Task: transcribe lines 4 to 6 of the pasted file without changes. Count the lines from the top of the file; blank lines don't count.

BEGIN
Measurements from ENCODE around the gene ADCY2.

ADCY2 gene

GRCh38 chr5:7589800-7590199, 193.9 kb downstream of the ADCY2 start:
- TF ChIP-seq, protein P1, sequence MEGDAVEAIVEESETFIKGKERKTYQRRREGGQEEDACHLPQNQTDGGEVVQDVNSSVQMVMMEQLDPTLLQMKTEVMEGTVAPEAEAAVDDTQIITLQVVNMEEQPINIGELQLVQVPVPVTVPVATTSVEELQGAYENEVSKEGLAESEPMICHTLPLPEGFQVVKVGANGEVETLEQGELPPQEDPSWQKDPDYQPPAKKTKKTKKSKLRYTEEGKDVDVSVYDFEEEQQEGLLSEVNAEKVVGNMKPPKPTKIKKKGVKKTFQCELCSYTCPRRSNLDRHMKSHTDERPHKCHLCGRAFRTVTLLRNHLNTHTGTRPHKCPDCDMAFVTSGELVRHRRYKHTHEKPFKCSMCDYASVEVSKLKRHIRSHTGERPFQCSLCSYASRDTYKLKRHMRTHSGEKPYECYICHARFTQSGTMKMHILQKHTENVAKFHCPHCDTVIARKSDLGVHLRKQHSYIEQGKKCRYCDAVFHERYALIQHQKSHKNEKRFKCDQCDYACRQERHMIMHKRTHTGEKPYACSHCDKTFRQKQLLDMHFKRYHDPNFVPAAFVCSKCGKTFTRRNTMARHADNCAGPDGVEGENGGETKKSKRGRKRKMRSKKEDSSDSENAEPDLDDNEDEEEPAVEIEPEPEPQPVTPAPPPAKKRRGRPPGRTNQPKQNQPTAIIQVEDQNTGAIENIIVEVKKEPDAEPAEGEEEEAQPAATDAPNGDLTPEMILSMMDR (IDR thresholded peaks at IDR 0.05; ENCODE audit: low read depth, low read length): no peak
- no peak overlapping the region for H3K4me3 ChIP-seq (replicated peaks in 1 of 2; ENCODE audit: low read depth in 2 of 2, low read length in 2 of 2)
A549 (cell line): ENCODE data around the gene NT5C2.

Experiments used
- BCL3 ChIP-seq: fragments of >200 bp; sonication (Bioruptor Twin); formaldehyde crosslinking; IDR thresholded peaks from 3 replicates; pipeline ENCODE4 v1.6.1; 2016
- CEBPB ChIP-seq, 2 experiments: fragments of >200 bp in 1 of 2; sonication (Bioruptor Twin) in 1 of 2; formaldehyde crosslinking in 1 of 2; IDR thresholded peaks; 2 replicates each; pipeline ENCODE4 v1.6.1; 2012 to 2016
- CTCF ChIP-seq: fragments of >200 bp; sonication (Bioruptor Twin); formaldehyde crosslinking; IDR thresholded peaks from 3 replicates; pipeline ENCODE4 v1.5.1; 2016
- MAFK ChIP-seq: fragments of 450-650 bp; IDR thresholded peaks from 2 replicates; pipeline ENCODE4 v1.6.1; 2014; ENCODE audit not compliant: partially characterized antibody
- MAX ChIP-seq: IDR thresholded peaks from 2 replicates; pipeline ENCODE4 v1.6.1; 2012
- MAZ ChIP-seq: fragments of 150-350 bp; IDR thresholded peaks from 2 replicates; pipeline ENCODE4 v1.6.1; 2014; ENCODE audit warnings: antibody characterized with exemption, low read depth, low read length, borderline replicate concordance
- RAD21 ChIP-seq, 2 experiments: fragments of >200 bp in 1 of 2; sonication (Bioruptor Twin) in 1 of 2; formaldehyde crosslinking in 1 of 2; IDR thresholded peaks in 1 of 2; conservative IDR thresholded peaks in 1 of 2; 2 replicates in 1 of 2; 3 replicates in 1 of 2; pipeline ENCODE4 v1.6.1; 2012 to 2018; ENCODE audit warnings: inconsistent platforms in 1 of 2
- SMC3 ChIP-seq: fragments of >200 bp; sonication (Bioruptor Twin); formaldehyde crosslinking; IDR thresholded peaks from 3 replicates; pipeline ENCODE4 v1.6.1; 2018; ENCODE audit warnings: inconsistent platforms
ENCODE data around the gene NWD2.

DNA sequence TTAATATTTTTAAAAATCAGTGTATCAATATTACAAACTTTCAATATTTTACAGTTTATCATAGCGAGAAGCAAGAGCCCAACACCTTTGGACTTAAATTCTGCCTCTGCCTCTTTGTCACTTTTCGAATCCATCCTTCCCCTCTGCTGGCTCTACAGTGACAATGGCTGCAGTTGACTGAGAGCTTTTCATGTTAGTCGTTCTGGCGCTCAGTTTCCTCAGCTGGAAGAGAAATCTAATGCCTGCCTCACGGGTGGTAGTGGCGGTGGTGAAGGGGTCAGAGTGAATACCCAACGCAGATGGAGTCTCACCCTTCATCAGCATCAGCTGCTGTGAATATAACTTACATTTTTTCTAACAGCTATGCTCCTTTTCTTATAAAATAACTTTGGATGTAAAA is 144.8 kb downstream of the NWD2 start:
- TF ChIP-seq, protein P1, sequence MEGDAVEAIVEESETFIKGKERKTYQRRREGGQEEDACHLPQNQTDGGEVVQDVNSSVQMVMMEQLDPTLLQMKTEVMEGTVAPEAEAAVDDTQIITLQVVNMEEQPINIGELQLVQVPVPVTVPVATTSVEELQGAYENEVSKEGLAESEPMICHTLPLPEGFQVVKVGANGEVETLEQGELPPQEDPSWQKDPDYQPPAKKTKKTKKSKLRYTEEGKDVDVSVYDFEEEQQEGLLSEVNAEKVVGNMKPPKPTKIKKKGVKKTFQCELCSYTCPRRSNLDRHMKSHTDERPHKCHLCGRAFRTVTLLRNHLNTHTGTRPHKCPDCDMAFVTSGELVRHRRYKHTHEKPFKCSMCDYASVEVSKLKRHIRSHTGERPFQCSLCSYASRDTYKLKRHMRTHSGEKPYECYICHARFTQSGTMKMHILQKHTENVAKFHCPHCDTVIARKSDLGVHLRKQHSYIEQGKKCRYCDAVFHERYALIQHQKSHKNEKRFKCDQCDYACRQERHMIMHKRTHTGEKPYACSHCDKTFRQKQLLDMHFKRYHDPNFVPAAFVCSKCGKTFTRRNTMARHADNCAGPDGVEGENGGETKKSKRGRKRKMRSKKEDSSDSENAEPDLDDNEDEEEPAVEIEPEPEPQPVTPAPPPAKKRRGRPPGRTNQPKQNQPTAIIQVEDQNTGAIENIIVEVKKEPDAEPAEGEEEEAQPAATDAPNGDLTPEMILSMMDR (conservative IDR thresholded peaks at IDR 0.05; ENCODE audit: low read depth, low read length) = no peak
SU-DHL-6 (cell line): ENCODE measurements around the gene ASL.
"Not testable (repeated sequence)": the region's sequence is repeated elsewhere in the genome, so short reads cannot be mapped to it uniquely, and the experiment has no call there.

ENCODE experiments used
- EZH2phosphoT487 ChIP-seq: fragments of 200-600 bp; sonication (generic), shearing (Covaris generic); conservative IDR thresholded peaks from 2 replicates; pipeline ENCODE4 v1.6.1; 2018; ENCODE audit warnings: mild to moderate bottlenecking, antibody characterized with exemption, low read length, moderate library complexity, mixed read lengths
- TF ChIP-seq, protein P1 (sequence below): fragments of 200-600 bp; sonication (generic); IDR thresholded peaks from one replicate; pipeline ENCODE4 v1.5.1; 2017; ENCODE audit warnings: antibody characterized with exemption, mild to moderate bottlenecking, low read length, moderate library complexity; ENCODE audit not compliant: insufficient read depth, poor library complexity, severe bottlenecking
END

- TF ChIP-seq, protein P1, sequence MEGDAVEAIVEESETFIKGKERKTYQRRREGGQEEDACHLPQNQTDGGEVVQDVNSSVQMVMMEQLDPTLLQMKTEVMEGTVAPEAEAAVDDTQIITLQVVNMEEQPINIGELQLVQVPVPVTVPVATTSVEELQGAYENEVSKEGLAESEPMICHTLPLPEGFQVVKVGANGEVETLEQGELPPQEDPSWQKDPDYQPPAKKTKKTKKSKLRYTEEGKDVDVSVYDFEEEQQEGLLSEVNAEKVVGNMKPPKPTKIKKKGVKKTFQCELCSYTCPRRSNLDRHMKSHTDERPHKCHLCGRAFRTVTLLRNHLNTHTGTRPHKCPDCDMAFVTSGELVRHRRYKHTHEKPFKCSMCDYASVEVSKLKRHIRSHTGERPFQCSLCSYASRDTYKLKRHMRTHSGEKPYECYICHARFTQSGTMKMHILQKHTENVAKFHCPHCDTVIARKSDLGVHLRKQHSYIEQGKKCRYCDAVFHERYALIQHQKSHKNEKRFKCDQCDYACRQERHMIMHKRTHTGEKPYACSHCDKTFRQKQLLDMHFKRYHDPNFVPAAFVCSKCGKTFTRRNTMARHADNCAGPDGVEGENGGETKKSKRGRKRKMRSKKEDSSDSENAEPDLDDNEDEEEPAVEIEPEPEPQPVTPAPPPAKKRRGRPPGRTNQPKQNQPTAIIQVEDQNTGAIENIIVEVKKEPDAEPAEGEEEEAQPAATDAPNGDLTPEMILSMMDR (IDR thresholded peaks at IDR 0.05; ENCODE audit: low read depth, low read length): no peak
- no peak overlapping the region for H3K4me3 ChIP-seq (replicated peaks in 1 of 2; ENCODE audit: low read depth in 2 of 2, low read length in 2 of 2)
A549 (cell line): ENCODE data around the gene NT5C2.